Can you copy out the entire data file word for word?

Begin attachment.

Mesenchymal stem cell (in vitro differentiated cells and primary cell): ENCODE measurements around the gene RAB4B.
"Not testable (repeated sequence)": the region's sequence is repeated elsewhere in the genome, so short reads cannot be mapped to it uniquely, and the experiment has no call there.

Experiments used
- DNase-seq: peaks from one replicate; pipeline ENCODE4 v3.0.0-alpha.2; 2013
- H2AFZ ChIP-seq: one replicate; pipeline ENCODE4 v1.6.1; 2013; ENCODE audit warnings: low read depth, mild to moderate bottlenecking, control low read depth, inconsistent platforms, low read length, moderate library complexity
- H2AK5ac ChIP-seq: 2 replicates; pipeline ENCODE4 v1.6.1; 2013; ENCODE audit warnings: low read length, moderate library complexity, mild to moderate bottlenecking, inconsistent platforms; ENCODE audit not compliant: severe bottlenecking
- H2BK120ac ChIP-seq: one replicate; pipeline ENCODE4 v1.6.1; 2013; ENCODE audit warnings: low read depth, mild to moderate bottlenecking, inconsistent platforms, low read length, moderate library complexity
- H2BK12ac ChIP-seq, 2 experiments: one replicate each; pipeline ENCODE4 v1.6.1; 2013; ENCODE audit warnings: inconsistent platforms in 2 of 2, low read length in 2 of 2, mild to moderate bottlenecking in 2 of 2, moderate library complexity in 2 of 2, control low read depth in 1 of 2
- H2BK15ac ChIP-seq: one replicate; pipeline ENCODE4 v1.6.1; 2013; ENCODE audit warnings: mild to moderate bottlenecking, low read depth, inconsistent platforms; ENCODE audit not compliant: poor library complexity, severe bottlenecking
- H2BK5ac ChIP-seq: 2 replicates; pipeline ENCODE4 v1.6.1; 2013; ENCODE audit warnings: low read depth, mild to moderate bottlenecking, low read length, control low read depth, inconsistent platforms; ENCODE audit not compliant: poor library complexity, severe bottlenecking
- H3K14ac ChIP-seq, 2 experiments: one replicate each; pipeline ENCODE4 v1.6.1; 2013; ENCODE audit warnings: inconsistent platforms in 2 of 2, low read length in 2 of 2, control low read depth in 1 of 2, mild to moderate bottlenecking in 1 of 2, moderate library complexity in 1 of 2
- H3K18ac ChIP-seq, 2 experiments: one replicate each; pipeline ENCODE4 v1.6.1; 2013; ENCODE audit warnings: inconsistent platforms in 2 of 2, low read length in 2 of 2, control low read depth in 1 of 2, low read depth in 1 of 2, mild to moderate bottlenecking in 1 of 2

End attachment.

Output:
Mesenchymal stem cell (in vitro differentiated cells and primary cell): ENCODE measurements around the gene RAB4B.
"Not testable (repeated sequence)": the region's sequence is repeated elsewhere in the genome, so short reads cannot be mapped to it uniquely, and the experiment has no call there.

Experiments used
- DNase-seq: peaks from one replicate; pipeline ENCODE4 v3.0.0-alpha.2; 2013
- H2AFZ ChIP-seq: one replicate; pipeline ENCODE4 v1.6.1; 2013; ENCODE audit warnings: low read depth, mild to moderate bottlenecking, control low read depth, inconsistent platforms, low read length, moderate library complexity
- H2AK5ac ChIP-seq: 2 replicates; pipeline ENCODE4 v1.6.1; 2013; ENCODE audit warnings: low read length, moderate library complexity, mild to moderate bottlenecking, inconsistent platforms; ENCODE audit not compliant: severe bottlenecking
- H2BK120ac ChIP-seq: one replicate; pipeline ENCODE4 v1.6.1; 2013; ENCODE audit warnings: low read depth, mild to moderate bottlenecking, inconsistent platforms, low read length, moderate library complexity
- H2BK12ac ChIP-seq, 2 experiments: one replicate each; pipeline ENCODE4 v1.6.1; 2013; ENCODE audit warnings: inconsistent platforms in 2 of 2, low read length in 2 of 2, mild to moderate bottlenecking in 2 of 2, moderate library complexity in 2 of 2, control low read depth in 1 of 2
- H2BK15ac ChIP-seq: one replicate; pipeline ENCODE4 v1.6.1; 2013; ENCODE audit warnings: mild to moderate bottlenecking, low read depth, inconsistent platforms; ENCODE audit not compliant: poor library complexity, severe bottlenecking
- H2BK5ac ChIP-seq: 2 replicates; pipeline ENCODE4 v1.6.1; 2013; ENCODE audit warnings: low read depth, mild to moderate bottlenecking, low read length, control low read depth, inconsistent platforms; ENCODE audit not compliant: poor library complexity, severe bottlenecking
- H3K14ac ChIP-seq, 2 experiments: one replicate each; pipeline ENCODE4 v1.6.1; 2013; ENCODE audit warnings: inconsistent platforms in 2 of 2, low read length in 2 of 2, control low read depth in 1 of 2, mild to moderate bottlenecking in 1 of 2, moderate library complexity in 1 of 2
- H3K18ac ChIP-seq, 2 experiments: one replicate each; pipeline ENCODE4 v1.6.1; 2013; ENCODE audit warnings: inconsistent platforms in 2 of 2, low read length in 2 of 2, control low read depth in 1 of 2, low read depth in 1 of 2, mild to moderate bottlenecking in 1 of 2